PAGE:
In the spring of 711 a general named Tariq Ibn Ziyad and an army of seven thousand Berber warriors raided the Iberian Peninsula. While some historians maintain that this excursion into Catholic Spain was a simple raid, in reality the raiders stayed and settled becoming a permanent part of the population. Thus began the creation of Muslim Spain and a legacy that lasted until 1609. Some would argue that the incursion into Spain nearly 1300 years ago by these Muslim raiders is still working itself out.

Thus begins Blood and Faith: The Purging of Muslim Spain by Matthew Carr. In a book that is timely and no less relevant today, Carr explains the dynamics that operated on the Iberian Peninsula where three religions openly worshipped. Christians, Jews, and Muslims managed to coexist and prosper and together created much of what we see today as Spanish Culture. While the Jews were initially welcomed into Spain, the Muslims fought their way in, the fact is that for a period of time all three religions existed in a spirit of tolerance.

Carr examines the expulsion of the Jews in 1492 and the impact it had on all of Spain, not just the Jews. This launched the Spanish Inquisition a time of unbelievable cruelty and hopelessness. "Become a Catholic or face torture or expulsion" This same choice was provided to the Moors a little more than a century later. These conversions were not completely successful and a number of revolts throughout Spain occurred.

Carr does a wonderful job at explaining the complications involved in expelling a large percent of the population. The ties that linked the three faiths/cultures were often complex and not easy to define. Clothing serves as a case in point. For the Muslim women, clothing was a managed affair. For men, the issue was less defining. According to Carr both Muslim and Christian men could be found wearing the clothes of the other's culture. It was often impossible to merely look at a man and know which God he worshipped.

While the entire book is interesting, perhaps the most important chapter in the book is the Epilogue: A Warning from History? While both the expulsions of the Jews and the later expulsions of the Muslims was a cruel act, one can understand the pressures that the rulers felt at the time. While modern Spain has become more enlightened and more tolerant, that same feeling didn't exist in seventeenth century Spain. The tolerance of modern Spain can be seen in the country's reaction to the Madrid subway bombings in 2004. But the pressure to seek Muslim conversions to Catholicism with the intent to make assimilation easier is present even today.

Blood and Faith is a relevant read today made so by the events we read in the news almost everyday.

I highly recommend.

Peace always.
3 of 3 people found the following review helpful
A must read for those who want to better understand religious relations in European History 15 Feb 2010
By Midwest Book Review - Published on Amazon.com
Format: Hardcover
Spain has roots from its conquest of the Moors nearly a thousand years ago. "Blood and Faith: The Purging of Muslim Spain" tells the story of the end of this chapter in Muslim history, as King Philip reclaims Spain as a Christian nation by ordering the Muslims to leave Spain, a place they had at that point called home for hundreds of years. A tragic tale of Christian and Islamic relations, "Blood and Faith" is a must read for those who want to better understand religious relations in European History.
I loved this book 27 Nov 2014
By Hadi Sharifi - Published on Amazon.com
Format: Kindle Edition Verified Purchase
I loved this book.
It gives a good picture of what happened in 16th century in Iberia peninsula after 1492. The book describes how Spain tried to achieve a cultural and religious homogeneity by expulsion of Moriscos. It offers a clear image of the thought process behind the historical incidents happened in that period and at the end compares that historical situation with current situation of west in dealing with cultural or religious minorities.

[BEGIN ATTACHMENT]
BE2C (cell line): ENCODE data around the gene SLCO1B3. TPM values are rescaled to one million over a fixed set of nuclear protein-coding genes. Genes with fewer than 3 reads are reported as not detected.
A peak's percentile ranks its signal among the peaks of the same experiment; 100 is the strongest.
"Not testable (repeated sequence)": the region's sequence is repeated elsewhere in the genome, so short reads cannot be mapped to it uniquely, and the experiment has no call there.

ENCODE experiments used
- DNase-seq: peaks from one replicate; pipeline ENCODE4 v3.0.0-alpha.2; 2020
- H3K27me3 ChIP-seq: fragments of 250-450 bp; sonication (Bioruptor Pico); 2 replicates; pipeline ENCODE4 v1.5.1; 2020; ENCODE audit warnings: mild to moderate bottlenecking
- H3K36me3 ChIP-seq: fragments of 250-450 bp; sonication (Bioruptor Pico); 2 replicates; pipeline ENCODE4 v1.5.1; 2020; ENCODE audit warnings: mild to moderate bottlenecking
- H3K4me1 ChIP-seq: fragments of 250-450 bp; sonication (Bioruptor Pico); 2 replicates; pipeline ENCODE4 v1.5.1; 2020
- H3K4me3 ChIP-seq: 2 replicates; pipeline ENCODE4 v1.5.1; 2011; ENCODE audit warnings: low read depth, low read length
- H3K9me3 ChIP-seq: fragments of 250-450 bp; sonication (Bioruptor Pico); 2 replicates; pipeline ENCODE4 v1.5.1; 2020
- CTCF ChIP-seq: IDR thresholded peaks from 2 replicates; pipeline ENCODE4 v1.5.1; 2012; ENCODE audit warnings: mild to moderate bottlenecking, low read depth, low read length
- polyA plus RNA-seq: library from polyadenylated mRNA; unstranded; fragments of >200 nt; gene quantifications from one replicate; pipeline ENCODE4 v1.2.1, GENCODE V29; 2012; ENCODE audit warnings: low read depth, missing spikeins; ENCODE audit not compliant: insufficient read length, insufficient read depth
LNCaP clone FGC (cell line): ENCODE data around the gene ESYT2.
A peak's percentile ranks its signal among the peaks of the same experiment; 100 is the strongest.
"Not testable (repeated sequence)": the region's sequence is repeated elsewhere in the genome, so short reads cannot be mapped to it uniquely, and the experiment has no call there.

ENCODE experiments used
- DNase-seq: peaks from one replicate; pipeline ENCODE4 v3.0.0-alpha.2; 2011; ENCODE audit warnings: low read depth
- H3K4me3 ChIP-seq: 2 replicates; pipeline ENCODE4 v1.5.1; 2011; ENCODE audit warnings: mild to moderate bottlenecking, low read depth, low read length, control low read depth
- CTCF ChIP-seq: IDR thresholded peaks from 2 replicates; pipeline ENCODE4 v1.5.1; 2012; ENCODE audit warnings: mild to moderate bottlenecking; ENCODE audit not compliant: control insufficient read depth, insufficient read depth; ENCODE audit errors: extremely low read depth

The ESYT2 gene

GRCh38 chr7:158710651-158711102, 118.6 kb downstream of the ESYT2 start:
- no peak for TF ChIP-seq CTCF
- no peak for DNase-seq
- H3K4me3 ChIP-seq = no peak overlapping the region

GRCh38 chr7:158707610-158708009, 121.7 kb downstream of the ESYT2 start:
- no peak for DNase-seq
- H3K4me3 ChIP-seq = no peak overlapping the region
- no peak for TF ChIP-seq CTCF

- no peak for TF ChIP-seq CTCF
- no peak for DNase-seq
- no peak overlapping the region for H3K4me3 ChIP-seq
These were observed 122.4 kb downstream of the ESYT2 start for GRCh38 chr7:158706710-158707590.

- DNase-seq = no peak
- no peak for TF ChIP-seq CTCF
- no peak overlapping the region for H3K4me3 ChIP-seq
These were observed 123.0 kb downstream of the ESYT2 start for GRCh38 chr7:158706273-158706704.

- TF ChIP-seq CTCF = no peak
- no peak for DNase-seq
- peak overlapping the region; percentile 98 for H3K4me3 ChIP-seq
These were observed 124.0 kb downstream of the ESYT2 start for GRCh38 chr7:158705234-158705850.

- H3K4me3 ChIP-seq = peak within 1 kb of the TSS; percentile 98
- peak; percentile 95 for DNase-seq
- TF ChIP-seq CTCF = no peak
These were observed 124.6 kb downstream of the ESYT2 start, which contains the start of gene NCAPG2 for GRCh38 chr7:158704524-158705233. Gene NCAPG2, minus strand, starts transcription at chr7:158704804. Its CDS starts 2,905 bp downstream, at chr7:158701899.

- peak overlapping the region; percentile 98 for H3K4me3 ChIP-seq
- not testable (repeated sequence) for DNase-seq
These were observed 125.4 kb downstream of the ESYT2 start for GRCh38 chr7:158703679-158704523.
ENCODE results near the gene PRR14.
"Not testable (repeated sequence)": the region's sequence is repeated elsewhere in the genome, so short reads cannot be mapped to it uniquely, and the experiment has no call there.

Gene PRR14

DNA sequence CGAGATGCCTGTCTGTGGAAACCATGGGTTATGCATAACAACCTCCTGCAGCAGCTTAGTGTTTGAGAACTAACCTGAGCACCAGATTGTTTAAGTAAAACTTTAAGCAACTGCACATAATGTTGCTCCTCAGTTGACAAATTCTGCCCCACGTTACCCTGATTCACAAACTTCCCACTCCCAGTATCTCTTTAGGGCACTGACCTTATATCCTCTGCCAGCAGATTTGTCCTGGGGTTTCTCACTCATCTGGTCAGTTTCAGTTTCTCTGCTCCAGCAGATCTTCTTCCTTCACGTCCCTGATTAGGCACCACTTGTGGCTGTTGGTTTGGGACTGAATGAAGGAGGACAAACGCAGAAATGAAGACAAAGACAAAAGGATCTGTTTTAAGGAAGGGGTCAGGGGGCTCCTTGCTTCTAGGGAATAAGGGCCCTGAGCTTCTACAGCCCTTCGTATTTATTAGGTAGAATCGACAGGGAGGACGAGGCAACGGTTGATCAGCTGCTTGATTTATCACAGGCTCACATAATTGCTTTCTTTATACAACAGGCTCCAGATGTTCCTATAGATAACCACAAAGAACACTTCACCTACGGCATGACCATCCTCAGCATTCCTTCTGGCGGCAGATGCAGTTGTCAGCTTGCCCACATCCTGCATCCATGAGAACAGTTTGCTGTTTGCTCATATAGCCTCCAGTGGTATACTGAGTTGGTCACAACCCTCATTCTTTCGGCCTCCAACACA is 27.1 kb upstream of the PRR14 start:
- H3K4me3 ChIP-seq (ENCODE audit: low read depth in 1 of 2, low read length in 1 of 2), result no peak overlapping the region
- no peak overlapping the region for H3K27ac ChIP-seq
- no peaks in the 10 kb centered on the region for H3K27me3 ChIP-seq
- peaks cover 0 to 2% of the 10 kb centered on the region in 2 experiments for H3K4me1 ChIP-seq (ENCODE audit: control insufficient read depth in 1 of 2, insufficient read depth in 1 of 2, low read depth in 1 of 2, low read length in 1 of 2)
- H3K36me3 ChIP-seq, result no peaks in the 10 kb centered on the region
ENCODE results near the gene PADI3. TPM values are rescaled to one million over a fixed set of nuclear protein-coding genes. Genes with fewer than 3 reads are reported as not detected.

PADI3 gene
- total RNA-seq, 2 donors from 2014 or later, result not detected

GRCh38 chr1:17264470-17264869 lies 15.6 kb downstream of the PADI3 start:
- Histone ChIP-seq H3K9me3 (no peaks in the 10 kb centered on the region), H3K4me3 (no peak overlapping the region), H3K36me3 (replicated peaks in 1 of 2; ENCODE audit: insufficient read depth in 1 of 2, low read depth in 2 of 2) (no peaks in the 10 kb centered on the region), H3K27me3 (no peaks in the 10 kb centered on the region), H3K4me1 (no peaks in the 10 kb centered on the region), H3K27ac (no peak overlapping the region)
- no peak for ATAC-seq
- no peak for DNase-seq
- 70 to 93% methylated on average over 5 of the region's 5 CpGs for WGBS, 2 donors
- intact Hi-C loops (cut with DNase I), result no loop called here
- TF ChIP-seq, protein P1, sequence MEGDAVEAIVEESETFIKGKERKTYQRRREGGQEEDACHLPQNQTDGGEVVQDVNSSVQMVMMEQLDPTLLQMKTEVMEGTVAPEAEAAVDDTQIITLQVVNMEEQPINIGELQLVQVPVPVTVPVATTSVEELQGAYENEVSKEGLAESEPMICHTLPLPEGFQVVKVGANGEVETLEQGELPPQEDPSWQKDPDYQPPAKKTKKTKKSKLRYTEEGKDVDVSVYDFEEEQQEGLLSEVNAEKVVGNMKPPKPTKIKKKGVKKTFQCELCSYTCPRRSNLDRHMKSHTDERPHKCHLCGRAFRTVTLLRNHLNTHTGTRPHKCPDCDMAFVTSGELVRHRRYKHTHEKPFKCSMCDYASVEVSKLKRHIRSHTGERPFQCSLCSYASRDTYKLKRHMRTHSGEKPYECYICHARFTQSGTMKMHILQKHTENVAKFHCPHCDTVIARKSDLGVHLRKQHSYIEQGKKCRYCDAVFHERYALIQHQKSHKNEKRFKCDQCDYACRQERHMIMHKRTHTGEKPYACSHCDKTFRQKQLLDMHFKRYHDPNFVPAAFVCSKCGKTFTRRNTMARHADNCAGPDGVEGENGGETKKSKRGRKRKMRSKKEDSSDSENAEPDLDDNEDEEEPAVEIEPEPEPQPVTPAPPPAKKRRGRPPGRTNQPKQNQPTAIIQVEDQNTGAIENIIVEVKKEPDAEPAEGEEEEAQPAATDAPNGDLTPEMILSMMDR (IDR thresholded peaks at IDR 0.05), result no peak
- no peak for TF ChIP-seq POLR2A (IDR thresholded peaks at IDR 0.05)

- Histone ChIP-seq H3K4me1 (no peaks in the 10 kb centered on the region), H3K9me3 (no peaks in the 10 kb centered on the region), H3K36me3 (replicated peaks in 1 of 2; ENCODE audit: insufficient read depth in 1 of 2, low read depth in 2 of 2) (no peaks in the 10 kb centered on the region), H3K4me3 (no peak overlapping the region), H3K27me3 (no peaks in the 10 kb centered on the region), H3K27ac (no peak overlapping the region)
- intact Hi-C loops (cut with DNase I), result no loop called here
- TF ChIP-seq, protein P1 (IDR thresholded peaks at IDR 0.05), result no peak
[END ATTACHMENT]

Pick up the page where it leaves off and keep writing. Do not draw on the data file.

The Lessons of the Inquisition Are Still Relevent Today 4 July 2014
By Naeem Ali - Published on Amazon.com
Format: Paperback
For a better part of 700 years Spain was ruled by Muslims. Starting in the 10th century Christian forces slowly pushed the Muslims south until all that remained was Granada. In 1492 Granada fell, ending a high water mark in Spanish history where Muslims, Christians and Jews lived in relative harmony.

In Blood and Faith, Mr. Carr writes about the aftermath of the conquest and the Christian quest for religious purity. He describes the inquisition which started off with pure intentions but quickly slid into a very dark chapter in Spanish history.

My impression from Mr. Carr's writing is there were 4 phases in the inquisition; each being worse than the last. It started with the clergy trying to convince the Muslims gently (please become Christian); then they impose it on them (you are Christian); then they complain they're not good enough (you're not Christian enough); and finally they banished them (get out).

In each phase Mr. Carr dives into the details of how the inquisition slowly devolved from its original intent to where greater acts of cruelty were inflicted. He shows how the clergy convinced themselves that greater acts of persecution and oppression were needed to ensure that these "new converts" were really Christian and each time it fed a Muslim response. It became a slippery slope until the only action left was expulsion; and in 1609 by royal decree the Muslims were ordered expelled. Mr. Carr concludes by briefly analyzing the social and economic impact the expulsion had on Spanish society and the parallels from today.

The inquisition maybe a distant memory but the behaviour of modern society has not changed. We may believe we live in enlightened times but when we see the hijab ban in France or the ban on building minarets in Switzerland or the Quebec Charter of Values in the province of Quebec in Canada; we see attempts at attaining, not religious purity, but a nationalistic, secular or an ethnic one. This mindset is not far off from those who created the institution of the inquisition in medieval Spain. If we don't heed the lessons contained in Blood and Faith, then we too may slip down a similar slippery slope that Spain did five hundred years ago.